Canada’s National Energy Board may consider opening its hearings on the controversial Energy East pipeline to the general public.
The NEB was in Halifax this week, part of a listening tour announced late last year “to hear from Canadians on how the Board can improve its pipeline safety program,” according to Chair Peter Watson. In Halifax, Board representatives met with the Maritimes Energy Association, petroleum engineering students at Halifax’s Dalhousie University, the deputy fire chief from Antigonish, Nova Scotia, and the Ecology Action Centre.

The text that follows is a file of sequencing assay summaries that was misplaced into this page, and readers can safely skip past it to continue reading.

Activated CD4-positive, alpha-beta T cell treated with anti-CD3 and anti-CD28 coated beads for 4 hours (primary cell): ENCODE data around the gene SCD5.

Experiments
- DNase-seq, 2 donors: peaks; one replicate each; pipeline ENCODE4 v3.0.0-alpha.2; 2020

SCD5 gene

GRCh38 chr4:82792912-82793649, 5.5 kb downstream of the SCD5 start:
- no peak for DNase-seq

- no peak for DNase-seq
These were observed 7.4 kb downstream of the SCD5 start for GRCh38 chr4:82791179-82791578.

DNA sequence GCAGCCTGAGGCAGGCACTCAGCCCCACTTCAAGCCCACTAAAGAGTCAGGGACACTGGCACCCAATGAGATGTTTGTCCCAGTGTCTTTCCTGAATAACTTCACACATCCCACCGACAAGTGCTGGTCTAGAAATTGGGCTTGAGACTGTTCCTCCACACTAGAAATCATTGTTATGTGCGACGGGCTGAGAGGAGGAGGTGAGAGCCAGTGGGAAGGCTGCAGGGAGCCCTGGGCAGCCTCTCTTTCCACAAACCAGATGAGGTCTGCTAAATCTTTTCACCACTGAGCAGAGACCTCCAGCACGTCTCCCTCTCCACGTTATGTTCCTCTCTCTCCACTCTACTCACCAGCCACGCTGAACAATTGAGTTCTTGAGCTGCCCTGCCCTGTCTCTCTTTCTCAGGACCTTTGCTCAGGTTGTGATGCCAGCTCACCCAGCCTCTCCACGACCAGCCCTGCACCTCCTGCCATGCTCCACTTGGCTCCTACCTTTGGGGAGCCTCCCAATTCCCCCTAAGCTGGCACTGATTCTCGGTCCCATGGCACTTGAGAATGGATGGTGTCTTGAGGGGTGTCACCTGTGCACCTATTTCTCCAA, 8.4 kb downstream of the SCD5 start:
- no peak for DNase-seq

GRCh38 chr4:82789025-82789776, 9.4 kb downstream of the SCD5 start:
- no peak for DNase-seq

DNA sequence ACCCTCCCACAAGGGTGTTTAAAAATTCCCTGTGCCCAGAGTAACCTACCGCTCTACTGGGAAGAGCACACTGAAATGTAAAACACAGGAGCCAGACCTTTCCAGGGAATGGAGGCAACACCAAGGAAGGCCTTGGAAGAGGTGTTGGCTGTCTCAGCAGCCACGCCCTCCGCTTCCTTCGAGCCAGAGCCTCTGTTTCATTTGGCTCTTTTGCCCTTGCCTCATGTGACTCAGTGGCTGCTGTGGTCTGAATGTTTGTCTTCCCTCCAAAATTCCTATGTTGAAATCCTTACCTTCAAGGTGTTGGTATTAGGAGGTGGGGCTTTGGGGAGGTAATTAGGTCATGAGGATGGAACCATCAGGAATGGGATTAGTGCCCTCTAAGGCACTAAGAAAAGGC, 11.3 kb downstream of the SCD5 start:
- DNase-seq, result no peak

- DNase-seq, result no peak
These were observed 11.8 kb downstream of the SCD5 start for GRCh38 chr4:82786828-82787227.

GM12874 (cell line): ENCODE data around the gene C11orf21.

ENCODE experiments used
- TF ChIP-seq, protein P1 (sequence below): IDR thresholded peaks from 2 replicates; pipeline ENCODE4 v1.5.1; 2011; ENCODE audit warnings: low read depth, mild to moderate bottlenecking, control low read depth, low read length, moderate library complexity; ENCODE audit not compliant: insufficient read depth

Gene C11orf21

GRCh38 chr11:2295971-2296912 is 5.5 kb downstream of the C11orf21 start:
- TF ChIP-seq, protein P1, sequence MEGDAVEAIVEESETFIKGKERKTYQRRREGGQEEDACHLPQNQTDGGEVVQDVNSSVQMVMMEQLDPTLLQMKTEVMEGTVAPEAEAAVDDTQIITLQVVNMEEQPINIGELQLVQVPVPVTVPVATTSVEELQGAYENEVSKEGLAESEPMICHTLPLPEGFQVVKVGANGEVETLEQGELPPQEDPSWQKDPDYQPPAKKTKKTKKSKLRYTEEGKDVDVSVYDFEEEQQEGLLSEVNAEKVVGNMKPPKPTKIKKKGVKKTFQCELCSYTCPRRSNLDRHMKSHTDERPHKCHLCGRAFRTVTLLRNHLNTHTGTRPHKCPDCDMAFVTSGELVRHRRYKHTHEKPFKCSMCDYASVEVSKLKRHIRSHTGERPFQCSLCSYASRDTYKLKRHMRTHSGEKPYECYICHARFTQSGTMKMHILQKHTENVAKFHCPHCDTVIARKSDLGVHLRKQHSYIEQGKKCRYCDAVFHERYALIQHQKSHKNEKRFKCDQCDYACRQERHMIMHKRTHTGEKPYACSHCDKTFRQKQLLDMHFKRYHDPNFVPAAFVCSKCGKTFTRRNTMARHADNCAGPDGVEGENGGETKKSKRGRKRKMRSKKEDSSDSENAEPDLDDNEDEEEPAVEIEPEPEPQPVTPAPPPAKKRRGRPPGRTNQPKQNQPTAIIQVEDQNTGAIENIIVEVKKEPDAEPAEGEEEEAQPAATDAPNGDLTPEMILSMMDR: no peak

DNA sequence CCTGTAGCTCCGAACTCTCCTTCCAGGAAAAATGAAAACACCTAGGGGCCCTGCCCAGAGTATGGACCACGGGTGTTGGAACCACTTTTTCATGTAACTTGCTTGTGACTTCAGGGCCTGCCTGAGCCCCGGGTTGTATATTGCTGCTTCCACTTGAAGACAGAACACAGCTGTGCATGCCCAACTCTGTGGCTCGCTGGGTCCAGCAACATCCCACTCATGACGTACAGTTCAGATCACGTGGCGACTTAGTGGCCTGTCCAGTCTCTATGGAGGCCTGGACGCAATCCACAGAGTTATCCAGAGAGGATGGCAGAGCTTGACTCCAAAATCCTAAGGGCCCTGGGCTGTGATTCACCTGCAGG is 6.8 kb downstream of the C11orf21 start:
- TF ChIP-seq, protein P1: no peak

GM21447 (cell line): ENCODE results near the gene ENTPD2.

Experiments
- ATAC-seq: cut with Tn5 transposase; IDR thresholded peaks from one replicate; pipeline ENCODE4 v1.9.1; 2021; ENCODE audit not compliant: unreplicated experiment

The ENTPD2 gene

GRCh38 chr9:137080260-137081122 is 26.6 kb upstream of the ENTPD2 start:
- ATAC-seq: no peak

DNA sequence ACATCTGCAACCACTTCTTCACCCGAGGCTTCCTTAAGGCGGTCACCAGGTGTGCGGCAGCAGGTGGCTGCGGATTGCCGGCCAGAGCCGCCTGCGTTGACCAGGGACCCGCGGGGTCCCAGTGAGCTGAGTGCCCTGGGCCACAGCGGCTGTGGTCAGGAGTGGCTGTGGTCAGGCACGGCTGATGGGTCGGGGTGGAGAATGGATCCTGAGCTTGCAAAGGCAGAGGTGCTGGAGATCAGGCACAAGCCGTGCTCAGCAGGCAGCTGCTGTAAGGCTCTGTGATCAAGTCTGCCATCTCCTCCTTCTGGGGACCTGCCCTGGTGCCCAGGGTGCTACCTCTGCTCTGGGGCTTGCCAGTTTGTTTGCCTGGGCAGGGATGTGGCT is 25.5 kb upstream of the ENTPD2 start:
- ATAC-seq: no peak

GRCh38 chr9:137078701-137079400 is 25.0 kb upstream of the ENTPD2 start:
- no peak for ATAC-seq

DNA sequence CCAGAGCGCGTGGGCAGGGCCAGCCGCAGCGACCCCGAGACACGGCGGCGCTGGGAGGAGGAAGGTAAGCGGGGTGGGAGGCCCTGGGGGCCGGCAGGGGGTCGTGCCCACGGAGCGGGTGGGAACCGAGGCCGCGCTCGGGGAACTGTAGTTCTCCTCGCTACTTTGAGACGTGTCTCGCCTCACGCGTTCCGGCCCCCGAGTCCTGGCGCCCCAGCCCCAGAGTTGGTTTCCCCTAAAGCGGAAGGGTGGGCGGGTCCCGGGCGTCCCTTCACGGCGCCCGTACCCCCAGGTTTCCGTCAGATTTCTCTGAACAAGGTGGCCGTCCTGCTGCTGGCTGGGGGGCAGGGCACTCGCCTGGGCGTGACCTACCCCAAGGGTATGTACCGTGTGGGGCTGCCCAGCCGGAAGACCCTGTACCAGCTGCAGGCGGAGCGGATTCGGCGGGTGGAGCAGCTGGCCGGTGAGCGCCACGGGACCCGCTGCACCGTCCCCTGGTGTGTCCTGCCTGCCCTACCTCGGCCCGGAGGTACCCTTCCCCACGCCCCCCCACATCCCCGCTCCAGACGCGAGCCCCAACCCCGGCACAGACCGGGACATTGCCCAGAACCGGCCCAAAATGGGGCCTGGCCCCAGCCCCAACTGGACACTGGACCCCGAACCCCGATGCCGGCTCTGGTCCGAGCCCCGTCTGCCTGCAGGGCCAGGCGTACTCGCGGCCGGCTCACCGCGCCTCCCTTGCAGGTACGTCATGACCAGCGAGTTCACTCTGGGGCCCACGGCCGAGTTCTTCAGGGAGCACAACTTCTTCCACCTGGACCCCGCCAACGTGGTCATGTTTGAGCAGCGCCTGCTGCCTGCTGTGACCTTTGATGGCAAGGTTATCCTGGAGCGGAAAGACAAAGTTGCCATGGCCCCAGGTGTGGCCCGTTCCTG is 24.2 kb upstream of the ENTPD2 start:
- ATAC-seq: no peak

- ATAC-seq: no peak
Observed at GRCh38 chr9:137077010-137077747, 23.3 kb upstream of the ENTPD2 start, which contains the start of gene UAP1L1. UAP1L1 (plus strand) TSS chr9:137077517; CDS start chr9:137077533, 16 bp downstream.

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“But Stop Energy East Halifax said the invite-only meetings should be open to the public,” iPolitics reports. “Spokeswoman Evelien VanderKloet said other people affected by the project, including First Nations groups and property owners along its route, should be included.”
Spokesperson Ted Neufeld said the NEB hadn’t ruled out public meetings, but wasn’t sure at first whether the public would be interested. “Quite frankly, we just didn’t know if people would come,” he said. But if the interest is there, “we’re willing to meet with Canadians in their kitchens.”
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